By Mary Taylor, Partner, Blevins Franks

You need to carefully consider all your options for receiving pension income, and how they affect the transfer of any balance to your spouse and heirs on your death. You also need to consider all the French tax implications, as well as the UK ones.

With pensions and tax legislation changing frequently, this is a complex area and you need to assess all your options and ensure you have all the latest rules to hand.

Tax in France

Under French domestic law, a pension deriving from a professional activity is taxed the same as salaries, so at the income tax scale rates, after a 10% deduction (minimum €374, maximum €3,606 per household). Social charges are also payable at a rate of 7.1%, but if you have Form S1 all your UK pension income is exempt.

Government service pensions are taxable only in the UK even though you are tax resident in France. The income is taken into account for determining the effective rate of tax payable on your other income in France.

Purchased annuities benefit from tax free allowances depending on your age when the annuity started. The capitalised value is subject to wealth tax.

Pension lump sums are taxable in France at a rate of 7.5% (for UK lump sums).

Pension funds in a Qualifying Recognised Overseas Pension Scheme (QROPS) can grow free of any French income tax and are only taxed when you take benefits. If you have been non-UK resident for five consecutive UK tax years when you die, QROPS escape the 55% charges on lump sum death payments.

UK Pension Options

The various options for your UK pensions are:

  • Leave your pension funds as they are
  • Consolidate multiple schemes into an existing one
  • Buy an annuity
  • Transfer to a new UK pension scheme (Income Drawdown or Flexible Drawdown)
  • A cost effective Self Invested Personal Pension (SIPP)
  • A suitable QROPS (for non-UK residents).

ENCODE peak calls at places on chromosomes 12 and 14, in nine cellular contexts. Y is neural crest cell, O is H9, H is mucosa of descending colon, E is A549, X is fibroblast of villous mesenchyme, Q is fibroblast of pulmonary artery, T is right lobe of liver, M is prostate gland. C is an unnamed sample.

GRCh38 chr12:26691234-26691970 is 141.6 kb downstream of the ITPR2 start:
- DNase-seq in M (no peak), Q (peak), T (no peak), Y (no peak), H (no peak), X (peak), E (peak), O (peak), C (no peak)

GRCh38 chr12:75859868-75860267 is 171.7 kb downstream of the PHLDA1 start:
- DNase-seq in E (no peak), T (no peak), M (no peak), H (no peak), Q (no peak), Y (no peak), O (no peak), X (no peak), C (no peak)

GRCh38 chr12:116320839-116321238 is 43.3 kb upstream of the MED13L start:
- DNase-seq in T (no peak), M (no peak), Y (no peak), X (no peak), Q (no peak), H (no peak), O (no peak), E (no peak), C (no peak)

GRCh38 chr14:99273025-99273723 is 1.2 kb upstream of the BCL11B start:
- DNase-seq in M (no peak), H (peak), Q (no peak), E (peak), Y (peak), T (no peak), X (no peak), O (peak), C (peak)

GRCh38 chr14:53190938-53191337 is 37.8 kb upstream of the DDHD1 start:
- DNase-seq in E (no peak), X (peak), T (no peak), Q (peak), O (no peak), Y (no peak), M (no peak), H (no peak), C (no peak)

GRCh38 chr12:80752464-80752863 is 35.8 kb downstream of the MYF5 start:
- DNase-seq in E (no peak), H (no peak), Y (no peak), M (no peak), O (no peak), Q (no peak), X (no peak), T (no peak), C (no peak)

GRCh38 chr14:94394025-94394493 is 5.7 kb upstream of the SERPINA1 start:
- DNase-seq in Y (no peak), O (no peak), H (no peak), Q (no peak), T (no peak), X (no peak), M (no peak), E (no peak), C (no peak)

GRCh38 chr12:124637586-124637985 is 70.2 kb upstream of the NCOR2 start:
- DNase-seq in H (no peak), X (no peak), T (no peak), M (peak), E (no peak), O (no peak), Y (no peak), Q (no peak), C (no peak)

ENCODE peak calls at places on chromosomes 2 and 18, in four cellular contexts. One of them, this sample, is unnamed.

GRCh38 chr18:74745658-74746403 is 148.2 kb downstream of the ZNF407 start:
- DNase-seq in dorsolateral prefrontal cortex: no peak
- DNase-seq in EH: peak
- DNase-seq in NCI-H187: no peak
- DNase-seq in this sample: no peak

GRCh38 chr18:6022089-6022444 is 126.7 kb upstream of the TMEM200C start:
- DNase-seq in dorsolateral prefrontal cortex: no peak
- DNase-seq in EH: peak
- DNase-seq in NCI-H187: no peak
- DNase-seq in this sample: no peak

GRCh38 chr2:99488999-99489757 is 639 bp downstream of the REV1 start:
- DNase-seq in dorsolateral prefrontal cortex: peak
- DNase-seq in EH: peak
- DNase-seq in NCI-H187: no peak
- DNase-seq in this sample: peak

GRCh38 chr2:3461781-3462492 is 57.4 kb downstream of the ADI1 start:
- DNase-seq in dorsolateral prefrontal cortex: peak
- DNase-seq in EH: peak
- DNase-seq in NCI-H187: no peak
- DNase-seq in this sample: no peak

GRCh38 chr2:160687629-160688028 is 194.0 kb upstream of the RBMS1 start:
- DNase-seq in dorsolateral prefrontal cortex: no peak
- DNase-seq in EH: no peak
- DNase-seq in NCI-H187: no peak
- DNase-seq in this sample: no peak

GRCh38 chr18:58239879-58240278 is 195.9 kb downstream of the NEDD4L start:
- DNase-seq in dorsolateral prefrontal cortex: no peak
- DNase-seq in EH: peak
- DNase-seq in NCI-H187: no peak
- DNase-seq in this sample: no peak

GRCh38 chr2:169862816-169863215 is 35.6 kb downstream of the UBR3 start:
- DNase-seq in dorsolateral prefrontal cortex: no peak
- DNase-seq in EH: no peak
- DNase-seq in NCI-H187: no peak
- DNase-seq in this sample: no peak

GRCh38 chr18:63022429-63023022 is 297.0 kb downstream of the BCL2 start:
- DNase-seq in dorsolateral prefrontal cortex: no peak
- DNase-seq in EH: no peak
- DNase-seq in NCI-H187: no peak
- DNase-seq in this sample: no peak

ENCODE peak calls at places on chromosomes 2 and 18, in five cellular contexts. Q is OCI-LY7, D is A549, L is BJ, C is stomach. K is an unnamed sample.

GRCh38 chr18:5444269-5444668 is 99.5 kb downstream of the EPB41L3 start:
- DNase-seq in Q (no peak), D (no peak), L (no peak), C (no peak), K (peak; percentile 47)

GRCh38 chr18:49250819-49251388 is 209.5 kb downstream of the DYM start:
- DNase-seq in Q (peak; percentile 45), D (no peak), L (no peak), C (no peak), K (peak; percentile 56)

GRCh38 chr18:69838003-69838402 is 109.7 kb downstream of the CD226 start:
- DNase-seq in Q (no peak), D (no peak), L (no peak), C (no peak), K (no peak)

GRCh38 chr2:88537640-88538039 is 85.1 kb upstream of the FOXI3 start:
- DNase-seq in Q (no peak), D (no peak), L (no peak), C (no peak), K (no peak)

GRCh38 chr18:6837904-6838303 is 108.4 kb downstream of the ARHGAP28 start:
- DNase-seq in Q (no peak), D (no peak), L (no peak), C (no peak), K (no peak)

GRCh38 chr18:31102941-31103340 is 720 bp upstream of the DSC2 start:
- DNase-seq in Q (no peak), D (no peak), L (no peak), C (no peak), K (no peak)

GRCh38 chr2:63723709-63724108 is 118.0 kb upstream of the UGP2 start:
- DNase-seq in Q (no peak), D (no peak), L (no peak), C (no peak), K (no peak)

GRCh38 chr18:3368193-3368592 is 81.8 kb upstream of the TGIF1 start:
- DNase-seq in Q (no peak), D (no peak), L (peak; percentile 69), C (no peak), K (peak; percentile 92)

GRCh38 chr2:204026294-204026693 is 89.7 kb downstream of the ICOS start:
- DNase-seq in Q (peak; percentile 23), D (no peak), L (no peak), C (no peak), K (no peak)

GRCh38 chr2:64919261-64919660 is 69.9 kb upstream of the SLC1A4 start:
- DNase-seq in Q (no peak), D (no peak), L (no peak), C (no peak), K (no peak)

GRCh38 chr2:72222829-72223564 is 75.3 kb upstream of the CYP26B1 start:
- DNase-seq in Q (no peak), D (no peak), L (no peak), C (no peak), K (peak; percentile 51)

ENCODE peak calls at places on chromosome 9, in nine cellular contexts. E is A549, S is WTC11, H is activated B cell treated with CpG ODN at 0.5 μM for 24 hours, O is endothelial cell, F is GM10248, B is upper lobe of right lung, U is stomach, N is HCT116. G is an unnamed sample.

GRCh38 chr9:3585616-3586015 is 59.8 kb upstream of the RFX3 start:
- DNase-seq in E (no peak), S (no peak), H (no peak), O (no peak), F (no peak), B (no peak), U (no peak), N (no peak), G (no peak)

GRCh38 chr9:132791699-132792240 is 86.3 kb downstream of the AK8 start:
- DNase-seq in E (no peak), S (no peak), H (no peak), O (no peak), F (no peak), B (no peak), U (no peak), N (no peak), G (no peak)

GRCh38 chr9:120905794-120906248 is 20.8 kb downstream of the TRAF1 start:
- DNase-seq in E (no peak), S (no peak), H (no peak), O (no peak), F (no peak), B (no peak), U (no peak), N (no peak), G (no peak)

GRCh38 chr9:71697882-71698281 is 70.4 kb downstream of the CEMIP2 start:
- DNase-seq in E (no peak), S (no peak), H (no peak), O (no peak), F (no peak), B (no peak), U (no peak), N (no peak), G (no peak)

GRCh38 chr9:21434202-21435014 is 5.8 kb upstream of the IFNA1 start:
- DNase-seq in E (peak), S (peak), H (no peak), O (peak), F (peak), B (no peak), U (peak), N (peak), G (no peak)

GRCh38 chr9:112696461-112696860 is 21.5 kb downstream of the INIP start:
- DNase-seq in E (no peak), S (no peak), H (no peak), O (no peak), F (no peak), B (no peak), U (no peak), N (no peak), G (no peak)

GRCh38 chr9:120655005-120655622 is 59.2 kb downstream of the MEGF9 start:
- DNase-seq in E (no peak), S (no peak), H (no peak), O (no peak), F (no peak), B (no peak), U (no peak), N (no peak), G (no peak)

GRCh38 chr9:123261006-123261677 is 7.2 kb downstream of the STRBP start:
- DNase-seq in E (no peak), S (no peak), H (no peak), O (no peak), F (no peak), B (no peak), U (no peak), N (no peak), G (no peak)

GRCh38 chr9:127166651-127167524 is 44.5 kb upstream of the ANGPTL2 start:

You can start to draw an income from your pension fund after the age of 55, known as Drawdown Pension. There are two categories: Capped Drawdown and Flexible Drawdown.

A 55% tax charge will be deducted from any lump sum paid to your beneficiaries when you die if you have started drawing benefits or are aged 75 or over.

Under capped drawdown, within HM Revenue & Customs limits, the level of income you can choose to take each year is based on Government Actuary’s Department (GAD) figures. The minimum and maximum income is 0% and 120%.

Before opting to take the maximum GAD income, you should take potential investment performance, inflation, longevity and medical/long-term care costs into consideration. You do not want to deplete your fund in later years.

You may take a pension commencement lump sum of up to 25% of the fund value (some QROPS schemes may allow 30%).

Under flexible drawdown there is no limit to the amount of income you can draw each year. You can only opt for flexible drawdown if you have a secure pension income – “minimum income requirement” (MIR) – of at least £20,000 in payment that year. Not all pension income counts.

There are other conditions so you need to carefully weigh the pros and cons.

UK tax residents receive the 25% lump sum tax free, but the rest of the income is fully taxed. In France the whole amount is taxable. If you return to the UK within five years you have to pay UK tax on all the withdrawals made in France, at your highest marginal rate, with no credit for French tax.

QROPS have been very popular, but the landscape changed significantly in April 2012 when HMRC introduced changes to make the QROPS regime operate in line with policy intention.

There is now less choice in the QROPS market, and more complexity than people realise. QROPS are not a ‘one size fits all’ solution. They can be advantageous for some people, but are not necessarily for everyone. You need to look at how QROPS work, the jurisdictions (the rules can vary considerably), the alternatives and your personal situation to establish the most effective individual solution for you.

To establish what all your pension options are, the tax implications and how they affect you personally, you should seek specialised advice. You need an adviser who is au fait with all the UK pension rules as well as taxation in France, and is authorised and regulated in the conduct of pension business by the UK Financial Conduct Authority.

Contact your local Blevins Franks Partner Mary Taylor for more information on your pension options and the tax consequences, as well as on the various tax reforms in France including the latest news on Assurance Vie.

Mary Taylor TEL 05 62 30 51 40 EMAIL

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Summarised tax information is based upon our understanding of current laws and practices which may change. Individuals should take personalised advice.

Blevins Franks Financial Management Limited is authorised and regulated by the Financial Conduct Authority in the UK, reference number 179731. Where advice is provided overseas, via the Insurance Mediation Directive from Malta, the regulatory system differs in some respects from that of the UK. Blevins Franks Tax Limited provides taxation advice; its advisers are fully qualified tax specialists.

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